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Target People:

‘Buniad’ targets the following category of the ultra poor population:

  • Have less than or equal to 10 decimals of land (a tenth of an acre).
  • Earn livelihood through selling their labor.
  • Households with no permanent residence like slum-dwellers, who live in and around areas affected by river erosion, live besides dam.
  • Beggars, mobile sex workers, domestic help.
  • Widowed, divorced, abandoned and distressed women.
  • Female headed households dependent on others assistance.
  • Households dependent on child labor.
  • Old, physically challenged people and acid burnt women who have no permanent source of income.

Households face severe food crisis in a particular season of the year especially in the lean period

 

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Working Areas:

‘Buniad’ particularly targets those areas of Bangladesh that are inaccessible and having very limited employment opportunities for the ultra-poor. Currently PKSF is implementing ‘Buniad’ through its 135 Partner Organizations all over Bangladesh.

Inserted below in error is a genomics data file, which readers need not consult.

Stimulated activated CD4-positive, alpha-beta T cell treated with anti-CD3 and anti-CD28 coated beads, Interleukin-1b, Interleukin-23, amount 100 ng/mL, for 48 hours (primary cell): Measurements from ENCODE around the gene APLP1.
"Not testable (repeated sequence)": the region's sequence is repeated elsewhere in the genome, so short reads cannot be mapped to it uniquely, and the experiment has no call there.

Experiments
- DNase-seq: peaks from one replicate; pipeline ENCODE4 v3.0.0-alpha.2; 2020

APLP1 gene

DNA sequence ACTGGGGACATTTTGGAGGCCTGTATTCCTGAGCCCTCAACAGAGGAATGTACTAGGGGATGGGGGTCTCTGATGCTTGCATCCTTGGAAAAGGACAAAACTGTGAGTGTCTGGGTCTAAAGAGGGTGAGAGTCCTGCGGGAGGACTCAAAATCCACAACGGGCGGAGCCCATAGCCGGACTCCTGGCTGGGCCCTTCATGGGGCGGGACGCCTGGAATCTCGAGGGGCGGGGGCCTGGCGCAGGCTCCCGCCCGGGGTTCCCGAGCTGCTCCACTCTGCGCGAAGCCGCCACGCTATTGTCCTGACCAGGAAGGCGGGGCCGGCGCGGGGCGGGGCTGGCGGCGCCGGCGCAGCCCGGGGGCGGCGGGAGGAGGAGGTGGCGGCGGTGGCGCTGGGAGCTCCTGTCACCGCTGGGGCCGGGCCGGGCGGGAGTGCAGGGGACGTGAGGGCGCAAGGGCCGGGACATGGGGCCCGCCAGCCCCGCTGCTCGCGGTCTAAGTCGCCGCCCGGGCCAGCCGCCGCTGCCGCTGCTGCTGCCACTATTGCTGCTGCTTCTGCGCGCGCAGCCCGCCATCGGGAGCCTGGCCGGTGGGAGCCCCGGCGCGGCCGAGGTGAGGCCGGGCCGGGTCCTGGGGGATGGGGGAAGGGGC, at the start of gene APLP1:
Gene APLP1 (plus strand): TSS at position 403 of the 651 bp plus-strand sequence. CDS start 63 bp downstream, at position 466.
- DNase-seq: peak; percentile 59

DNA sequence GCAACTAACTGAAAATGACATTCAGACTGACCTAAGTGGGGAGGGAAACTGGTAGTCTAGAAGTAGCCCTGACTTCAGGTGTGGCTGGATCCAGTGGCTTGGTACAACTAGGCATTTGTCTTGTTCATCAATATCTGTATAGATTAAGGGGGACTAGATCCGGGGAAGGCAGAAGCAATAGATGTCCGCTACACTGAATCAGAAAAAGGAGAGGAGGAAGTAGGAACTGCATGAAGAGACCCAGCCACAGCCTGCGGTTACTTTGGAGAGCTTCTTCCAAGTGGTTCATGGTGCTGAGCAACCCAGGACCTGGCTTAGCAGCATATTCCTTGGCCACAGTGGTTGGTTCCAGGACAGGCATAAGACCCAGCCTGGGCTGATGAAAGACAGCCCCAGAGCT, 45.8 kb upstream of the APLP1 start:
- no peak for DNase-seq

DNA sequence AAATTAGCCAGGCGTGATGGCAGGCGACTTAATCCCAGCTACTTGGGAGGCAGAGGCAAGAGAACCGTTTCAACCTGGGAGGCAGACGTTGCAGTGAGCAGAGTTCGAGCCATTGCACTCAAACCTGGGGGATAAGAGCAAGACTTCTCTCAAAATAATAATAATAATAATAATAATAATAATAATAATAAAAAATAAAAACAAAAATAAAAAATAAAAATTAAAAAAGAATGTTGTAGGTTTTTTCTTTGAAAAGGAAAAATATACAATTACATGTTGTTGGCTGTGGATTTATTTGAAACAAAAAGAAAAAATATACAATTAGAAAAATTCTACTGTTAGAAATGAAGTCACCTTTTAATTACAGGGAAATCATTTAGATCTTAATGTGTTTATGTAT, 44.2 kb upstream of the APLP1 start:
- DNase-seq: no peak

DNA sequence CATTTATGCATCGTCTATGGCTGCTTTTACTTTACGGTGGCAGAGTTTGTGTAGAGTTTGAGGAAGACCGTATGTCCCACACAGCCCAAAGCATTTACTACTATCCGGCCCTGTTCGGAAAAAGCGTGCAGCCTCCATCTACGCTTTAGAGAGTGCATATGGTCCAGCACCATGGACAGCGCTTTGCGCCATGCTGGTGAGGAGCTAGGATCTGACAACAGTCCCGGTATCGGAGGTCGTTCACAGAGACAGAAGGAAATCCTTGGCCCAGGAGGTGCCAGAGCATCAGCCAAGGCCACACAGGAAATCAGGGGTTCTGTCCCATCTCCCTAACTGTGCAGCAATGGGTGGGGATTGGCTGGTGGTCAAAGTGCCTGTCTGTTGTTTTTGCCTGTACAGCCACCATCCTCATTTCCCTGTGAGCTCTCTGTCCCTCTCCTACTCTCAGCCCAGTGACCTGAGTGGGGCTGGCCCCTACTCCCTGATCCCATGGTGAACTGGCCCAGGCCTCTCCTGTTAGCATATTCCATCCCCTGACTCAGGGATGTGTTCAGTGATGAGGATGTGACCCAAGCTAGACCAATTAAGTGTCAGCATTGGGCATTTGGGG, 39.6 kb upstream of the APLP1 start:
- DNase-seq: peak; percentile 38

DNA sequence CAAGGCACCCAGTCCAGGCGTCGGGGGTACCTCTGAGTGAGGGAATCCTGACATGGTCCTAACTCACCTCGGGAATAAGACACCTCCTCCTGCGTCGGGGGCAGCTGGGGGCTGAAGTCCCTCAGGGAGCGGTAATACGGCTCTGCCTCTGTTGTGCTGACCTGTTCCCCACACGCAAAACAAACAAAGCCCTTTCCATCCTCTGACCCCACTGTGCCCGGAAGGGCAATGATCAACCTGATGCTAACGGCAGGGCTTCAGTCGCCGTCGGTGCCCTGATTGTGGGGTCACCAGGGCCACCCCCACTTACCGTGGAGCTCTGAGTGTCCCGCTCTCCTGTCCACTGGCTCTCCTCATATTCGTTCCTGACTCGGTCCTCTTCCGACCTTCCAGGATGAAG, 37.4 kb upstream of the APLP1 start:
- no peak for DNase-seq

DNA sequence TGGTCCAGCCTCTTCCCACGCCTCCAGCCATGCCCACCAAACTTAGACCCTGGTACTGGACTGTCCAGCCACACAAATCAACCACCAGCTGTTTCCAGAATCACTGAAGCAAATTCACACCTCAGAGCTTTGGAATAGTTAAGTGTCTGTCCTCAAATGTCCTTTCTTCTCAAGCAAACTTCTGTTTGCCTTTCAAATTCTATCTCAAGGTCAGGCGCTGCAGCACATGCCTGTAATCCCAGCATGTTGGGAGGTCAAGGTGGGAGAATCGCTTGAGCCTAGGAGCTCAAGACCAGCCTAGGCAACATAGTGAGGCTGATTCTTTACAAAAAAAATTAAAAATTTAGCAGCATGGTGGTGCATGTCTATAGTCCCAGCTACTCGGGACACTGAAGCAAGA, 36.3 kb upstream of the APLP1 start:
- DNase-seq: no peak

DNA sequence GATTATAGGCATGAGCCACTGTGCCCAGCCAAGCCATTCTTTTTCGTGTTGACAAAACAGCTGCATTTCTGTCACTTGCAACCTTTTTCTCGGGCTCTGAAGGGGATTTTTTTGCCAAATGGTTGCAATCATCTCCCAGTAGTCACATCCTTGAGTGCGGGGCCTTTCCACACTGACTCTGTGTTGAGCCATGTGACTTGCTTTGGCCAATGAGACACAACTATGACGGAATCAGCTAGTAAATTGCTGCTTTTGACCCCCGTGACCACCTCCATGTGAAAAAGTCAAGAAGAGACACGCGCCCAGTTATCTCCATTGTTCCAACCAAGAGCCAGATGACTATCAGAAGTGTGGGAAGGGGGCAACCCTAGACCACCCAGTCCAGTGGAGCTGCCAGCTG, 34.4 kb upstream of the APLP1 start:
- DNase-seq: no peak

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Main Features of ‘Buniad’:

Component

Features

Savings Regular deposit of savings is mandatory but the amount of savings is not fixed. The ultra Poor people have to deposit savings in a specific rate as per their capacity. They can withdraw their own savings whenever they needed. The POs provide interest to the UP members on their savings as per MRA policy.
Group meeting Group meeting is mandatory but the frequency of organizing the group meeting is weekly/fortnightly/monthly as per the group members’ convenience.
Size of loan Each ultra poor borrower will have maximum loan amounting to taka 10,000/- in the 1st year. The 2nd and subsequent loans will be sanctioned considering the type of the income generating activity, capacity of using the first loan and repayment of the first loan which can be any amount equal to or greater than tk.10,000/-to the concerned member.
Duration and mode of repayment  The ultra poor borrowers have to repay the loan within one year by weekly/fortnightly/monthly installments as per their own convenience.
Service charge (rate) The rate of service charge is 20% which is calculated by declining method of balance. This rate of service charge is lower compared to other loan programs of PKSF.